Within hours of President Barack Obama's announcement that he would seek to ease the 54-year-old U.S. trade embargo against Communist-ruled Cuba, Florida auto dealer Gus Machado was, as he put it, "knocking on doors."
Machado, an automotive icon in the state and a pillar of anti-Castro politics in Miami, was flexing his political muscle quickly among legislators.
"No way would I put a single dollar into Cuba as long as dictators and criminals are in power," he said. "We need to remind the representatives and senators in Washington of our line of thinking. We need them to work so legislation goes nowhere."
The complex political struggle looming over trade restrictions is just one barrier to reviving U.S. auto sales in Cuba. Another major headwind is purely economic: Nearly all Cubans live modestly and cannot afford new or used American cars.
Moreover, it's too soon to say what ground rules the government of President Raul Castro or his successor would write for American dealers and automakers who might want to sell cars in Cuba.
Despite the uncertainties, the Detroit 3 say they are watching Cuba.
"We're very encouraged by the news announced" by Obama, a General Motors spokesman said last week. "We will certainly evaluate any opportunities that may present themselves."
A Ford spokesman said: "We are reviewing the initiative to determine its potential impact for the auto industry."
Machado, who turned 80 last month, is the Cuban-American face of the auto industry. He has two dealerships in the Miami area: Gus Machado Ford in Kendall and Gus Machado Ford in Hialeah. Machado also is a founder of the U.S. Cuba Democracy PAC, which lobbies Congress for democratic changes on the island with one big caveat: no Castro brothers.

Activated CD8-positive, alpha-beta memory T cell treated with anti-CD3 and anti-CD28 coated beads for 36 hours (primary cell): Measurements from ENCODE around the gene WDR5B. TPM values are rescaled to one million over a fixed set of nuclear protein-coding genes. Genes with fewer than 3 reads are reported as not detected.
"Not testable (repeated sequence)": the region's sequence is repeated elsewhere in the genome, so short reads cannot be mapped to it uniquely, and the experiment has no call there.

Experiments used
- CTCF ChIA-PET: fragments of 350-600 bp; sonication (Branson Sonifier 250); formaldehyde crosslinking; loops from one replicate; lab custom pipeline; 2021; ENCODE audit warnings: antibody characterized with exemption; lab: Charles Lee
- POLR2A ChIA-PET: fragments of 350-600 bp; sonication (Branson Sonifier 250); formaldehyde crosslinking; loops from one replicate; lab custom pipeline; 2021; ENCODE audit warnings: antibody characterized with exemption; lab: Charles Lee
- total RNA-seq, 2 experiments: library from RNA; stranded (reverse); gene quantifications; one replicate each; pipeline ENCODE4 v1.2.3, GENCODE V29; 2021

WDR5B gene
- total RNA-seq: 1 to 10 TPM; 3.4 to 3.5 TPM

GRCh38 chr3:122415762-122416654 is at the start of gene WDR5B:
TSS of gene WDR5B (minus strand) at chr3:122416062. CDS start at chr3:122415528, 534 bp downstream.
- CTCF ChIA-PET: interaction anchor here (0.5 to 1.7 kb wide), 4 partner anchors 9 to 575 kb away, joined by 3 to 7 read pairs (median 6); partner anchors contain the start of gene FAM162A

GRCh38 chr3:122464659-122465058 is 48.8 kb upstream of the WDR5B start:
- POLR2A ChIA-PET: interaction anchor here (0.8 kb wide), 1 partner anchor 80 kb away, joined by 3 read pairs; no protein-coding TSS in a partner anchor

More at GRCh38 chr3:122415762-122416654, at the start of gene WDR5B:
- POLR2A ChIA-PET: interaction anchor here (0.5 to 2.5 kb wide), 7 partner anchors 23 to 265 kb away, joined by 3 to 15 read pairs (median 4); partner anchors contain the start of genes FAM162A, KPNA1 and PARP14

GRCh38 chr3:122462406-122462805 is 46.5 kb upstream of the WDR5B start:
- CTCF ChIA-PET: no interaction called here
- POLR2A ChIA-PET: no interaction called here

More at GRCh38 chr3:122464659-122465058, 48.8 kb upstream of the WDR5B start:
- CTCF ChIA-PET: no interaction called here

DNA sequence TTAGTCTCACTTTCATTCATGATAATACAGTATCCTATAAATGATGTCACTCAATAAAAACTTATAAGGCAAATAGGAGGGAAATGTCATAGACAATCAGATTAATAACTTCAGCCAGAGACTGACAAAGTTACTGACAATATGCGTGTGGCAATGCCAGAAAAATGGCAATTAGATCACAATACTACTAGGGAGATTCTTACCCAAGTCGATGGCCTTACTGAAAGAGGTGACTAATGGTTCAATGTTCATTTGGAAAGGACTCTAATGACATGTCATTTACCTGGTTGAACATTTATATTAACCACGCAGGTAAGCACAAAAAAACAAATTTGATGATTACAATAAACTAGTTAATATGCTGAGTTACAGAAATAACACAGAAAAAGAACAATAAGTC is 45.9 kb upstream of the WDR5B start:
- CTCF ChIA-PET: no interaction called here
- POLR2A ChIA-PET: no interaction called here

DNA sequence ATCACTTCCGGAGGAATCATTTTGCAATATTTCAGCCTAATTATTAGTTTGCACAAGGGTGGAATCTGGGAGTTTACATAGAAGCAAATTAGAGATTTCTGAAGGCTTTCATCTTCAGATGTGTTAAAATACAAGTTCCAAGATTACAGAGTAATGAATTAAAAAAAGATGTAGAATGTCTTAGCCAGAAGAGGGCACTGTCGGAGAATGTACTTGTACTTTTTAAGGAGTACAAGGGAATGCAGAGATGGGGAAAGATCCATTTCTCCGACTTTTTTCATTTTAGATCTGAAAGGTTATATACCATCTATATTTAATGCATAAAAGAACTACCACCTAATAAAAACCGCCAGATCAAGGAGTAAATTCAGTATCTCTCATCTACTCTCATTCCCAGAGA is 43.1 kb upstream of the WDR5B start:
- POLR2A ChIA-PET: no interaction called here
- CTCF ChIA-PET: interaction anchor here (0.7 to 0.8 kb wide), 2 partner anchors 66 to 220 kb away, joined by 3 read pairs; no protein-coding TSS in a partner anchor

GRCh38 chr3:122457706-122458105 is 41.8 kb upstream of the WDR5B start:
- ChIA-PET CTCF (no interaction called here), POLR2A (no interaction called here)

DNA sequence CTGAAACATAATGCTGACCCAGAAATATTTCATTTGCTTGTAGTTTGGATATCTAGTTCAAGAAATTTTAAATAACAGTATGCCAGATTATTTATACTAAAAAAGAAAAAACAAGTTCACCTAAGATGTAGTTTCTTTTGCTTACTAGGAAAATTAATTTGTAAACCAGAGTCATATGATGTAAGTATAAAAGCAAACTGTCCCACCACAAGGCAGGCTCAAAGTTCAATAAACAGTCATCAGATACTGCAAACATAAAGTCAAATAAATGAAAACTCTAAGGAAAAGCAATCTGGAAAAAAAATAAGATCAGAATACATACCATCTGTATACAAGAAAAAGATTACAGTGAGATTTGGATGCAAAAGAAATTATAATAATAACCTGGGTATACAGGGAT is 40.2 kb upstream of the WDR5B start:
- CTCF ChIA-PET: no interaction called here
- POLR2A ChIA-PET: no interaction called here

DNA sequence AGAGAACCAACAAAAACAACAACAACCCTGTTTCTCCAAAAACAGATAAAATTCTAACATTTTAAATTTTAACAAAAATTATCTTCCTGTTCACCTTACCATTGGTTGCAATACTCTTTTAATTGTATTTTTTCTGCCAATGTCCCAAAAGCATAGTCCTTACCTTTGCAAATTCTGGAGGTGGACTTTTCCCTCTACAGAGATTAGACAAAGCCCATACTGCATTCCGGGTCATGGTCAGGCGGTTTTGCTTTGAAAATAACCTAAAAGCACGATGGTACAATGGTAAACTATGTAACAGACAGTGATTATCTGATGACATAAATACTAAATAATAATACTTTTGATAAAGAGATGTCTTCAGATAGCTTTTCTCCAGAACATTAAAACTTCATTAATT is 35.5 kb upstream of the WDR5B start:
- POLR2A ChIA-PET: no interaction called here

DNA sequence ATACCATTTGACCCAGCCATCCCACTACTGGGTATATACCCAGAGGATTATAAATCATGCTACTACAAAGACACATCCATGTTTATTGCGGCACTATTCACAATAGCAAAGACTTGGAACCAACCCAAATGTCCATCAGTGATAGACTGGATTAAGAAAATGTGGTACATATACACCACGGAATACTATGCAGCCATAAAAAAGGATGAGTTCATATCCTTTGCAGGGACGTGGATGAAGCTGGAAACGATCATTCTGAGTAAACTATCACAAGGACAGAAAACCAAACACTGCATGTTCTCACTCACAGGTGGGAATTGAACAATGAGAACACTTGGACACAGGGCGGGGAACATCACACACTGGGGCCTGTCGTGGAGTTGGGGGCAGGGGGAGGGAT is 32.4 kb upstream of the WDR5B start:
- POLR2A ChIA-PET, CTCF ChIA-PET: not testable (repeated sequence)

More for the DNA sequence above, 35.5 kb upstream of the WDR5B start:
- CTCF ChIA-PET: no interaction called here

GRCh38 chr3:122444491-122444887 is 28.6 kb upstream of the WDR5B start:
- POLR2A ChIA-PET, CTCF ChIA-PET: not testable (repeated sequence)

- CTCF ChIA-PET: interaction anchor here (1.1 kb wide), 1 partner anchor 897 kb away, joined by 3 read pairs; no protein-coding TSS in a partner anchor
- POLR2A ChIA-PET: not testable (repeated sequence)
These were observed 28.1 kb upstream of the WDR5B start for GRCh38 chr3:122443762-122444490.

Raul Castro formally assumed power in Cuba in 2008. Before that, Fidel Castro had ruled the country from 1959 to 2006, when an illness prompted him to hand over power temporarily to Raul and some cabinet ministers.
U.S. law severely restricts American companies from conducting business with Cuba, and Machado knows the lifting of sanctions -- and the sale of U.S. automobiles and other goods -- are a long way off.
"Everyone knows no president can really lift the embargo. There will have to be agreements, approvals in Congress," Machado said. "We'll give all our effort to see this won't happen to the benefit of dictators."
Obama's announcement calls for high-level diplomatic talks to begin immediately, along with the opening of an embassy in Havana. He called on Congress to have a "serious debate" about lifting economic sanctions.
Lifting the trade restrictions would require action by Congress, and the U.S. Senate and House will be controlled by Republicans in January.
The opposition to such moves already is gaining bipartisan momentum behind Sen. Marco Rubio, R-Fla., and Sen. Bob Menendez, D-N.J., both of Cuban-American descent, who vowed to staunchly fight the president's actions. The moves also pit Obama against top-ranking Democrats such as Rep. Debbie Wasserman Schultz of Florida, who is chairman of the Democratic National Committee and a longtime supporter of the U.S. embargo.
But some Republicans support change. For example, Sen. Jeff Flake, R-Ariz., said last week that he believed most of his fellow lawmakers favored a change in U.S. policy toward Cuba. "My sense is that most of my colleagues feel we are long past due, and so I think the politics are good," he said.